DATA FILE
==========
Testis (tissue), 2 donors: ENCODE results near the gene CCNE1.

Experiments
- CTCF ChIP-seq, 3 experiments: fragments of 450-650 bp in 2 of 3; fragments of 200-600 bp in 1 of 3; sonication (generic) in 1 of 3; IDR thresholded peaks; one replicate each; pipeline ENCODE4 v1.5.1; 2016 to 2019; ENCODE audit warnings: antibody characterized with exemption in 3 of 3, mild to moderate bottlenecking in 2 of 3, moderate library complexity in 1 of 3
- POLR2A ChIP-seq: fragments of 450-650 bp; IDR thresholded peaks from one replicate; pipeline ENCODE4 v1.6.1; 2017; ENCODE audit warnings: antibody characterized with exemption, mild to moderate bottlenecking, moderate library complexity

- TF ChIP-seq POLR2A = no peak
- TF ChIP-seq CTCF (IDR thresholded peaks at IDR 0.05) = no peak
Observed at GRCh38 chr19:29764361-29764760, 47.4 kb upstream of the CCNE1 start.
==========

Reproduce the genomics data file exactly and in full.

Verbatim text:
Testis (tissue), 2 donors: ENCODE results near the gene CCNE1.

Experiments
- CTCF ChIP-seq, 3 experiments: fragments of 450-650 bp in 2 of 3; fragments of 200-600 bp in 1 of 3; sonication (generic) in 1 of 3; IDR thresholded peaks; one replicate each; pipeline ENCODE4 v1.5.1; 2016 to 2019; ENCODE audit warnings: antibody characterized with exemption in 3 of 3, mild to moderate bottlenecking in 2 of 3, moderate library complexity in 1 of 3
- POLR2A ChIP-seq: fragments of 450-650 bp; IDR thresholded peaks from one replicate; pipeline ENCODE4 v1.6.1; 2017; ENCODE audit warnings: antibody characterized with exemption, mild to moderate bottlenecking, moderate library complexity

- TF ChIP-seq POLR2A = no peak
- TF ChIP-seq CTCF (IDR thresholded peaks at IDR 0.05) = no peak
Observed at GRCh38 chr19:29764361-29764760, 47.4 kb upstream of the CCNE1 start.